Delaware’s investment portfolio is being carefully monitored during the crisis over the nation’s debt ceiling, the threat of default, and a downgrade in the nation’s credit rating.
Delaware’s portfolio was worth about $2.07-billion as of late July, when five of the 15 states with AAA bond ratings were facing possible downgrades. The First State was not one of them, and while a government default was averted, the state is taking steps to protect its overall financial health.
State Treasurer Chip Flowers said the state took action several months ago to reduce the impact a short-term government default (30-60 days) would have on the Delaware’s investments.
“We also increased the state’s cash positioning, so in case the government had gone into default status we would have had enough cash to pay the state’s bills for a few months,” Flowers said.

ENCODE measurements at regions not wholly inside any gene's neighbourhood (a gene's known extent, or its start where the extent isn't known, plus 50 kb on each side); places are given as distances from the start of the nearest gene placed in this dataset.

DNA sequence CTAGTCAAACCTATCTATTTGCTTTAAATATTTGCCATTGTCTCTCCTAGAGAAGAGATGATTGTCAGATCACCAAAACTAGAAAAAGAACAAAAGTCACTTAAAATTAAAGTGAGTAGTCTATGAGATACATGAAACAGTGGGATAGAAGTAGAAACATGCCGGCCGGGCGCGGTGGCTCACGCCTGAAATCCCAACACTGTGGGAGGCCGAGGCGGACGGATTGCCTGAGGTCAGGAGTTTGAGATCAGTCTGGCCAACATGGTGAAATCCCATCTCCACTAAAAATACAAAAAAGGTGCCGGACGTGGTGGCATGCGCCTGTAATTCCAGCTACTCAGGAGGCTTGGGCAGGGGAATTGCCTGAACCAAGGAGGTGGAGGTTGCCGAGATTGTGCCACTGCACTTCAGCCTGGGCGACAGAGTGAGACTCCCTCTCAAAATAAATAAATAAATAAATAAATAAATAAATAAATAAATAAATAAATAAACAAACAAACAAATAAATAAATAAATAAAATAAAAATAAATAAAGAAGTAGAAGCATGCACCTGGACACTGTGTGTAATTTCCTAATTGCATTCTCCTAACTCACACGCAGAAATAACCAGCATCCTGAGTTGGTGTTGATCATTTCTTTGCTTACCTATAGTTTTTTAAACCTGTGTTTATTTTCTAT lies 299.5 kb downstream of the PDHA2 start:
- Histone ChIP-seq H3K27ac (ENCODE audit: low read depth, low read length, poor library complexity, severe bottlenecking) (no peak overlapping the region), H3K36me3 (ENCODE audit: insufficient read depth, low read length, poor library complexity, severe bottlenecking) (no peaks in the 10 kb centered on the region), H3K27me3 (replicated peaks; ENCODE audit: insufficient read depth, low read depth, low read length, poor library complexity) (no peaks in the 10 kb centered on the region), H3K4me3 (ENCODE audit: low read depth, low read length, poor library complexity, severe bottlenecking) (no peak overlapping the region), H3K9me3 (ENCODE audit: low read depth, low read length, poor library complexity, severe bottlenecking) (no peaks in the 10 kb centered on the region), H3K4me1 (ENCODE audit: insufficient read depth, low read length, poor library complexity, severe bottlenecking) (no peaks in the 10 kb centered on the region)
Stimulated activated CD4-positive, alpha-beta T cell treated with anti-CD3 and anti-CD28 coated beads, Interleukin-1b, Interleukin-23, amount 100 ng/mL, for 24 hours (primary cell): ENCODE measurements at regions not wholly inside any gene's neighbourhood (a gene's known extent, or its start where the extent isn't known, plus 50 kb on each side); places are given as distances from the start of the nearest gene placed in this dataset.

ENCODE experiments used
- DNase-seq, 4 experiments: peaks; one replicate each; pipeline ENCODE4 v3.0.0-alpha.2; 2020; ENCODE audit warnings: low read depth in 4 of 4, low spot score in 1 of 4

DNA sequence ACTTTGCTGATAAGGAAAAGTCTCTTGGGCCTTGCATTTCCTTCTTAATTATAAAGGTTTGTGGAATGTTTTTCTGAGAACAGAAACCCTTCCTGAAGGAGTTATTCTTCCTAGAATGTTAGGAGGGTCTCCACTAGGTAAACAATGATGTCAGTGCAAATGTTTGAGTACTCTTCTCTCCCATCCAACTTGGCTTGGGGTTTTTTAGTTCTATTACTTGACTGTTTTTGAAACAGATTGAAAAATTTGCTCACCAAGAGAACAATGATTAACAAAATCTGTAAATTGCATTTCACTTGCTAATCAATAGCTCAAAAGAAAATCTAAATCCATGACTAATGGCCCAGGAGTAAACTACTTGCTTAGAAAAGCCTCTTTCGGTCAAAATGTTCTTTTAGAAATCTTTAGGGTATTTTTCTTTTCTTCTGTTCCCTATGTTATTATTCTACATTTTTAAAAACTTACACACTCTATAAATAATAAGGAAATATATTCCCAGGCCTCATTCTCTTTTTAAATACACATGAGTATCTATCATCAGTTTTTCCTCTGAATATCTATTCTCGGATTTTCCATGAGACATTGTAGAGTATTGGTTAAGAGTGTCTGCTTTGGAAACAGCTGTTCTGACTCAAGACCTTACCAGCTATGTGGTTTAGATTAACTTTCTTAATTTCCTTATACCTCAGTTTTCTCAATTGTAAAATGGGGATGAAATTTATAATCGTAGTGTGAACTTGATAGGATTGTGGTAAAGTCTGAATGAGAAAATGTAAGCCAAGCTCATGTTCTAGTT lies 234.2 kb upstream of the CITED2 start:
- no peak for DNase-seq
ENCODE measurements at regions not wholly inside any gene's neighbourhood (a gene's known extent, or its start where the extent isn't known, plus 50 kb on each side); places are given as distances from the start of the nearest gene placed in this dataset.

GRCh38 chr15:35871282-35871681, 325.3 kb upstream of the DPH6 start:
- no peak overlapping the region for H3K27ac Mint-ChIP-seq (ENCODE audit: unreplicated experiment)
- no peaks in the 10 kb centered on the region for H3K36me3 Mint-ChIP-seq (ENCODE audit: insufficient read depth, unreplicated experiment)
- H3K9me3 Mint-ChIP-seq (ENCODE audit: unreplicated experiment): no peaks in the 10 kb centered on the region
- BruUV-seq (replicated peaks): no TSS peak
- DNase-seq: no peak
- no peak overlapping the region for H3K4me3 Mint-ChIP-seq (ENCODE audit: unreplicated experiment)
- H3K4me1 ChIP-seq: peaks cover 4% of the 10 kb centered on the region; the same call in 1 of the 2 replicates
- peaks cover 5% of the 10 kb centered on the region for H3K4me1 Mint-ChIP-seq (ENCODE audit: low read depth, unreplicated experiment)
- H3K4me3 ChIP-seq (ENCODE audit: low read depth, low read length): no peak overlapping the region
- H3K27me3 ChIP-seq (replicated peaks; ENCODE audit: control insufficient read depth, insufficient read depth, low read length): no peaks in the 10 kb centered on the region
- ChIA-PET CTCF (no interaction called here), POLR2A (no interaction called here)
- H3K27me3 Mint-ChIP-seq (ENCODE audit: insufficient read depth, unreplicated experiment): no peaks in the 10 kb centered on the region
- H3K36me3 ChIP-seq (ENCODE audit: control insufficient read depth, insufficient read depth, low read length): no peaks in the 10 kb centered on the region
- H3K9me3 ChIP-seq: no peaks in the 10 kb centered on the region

Although the government default did not happen, Standard and Poors went ahead and downgraded the nation’s AAA credit rating. Flowers is concerned about the possible ripple effects.
“So many other securities, local bonds, state bonds, county bonds, are tied to the rate that’s on the federal bond, one goes up they all move up,” Flowers said. He added that interest rates could go up for consumers on their credit cards, car loans and commercial loans.
State treasurers from around the country plan to meet later this summer to consider possible strategies for protecting their state investment portfolios. This may involve reducing the link to US securities and looking for more stable securities – perhaps those issued by governments in other countries, according to Flowers.
“Here in Delaware we’re going to make sure we make the best decisions and put the money in a safe security where we believe the money will be protected,” Flowers said.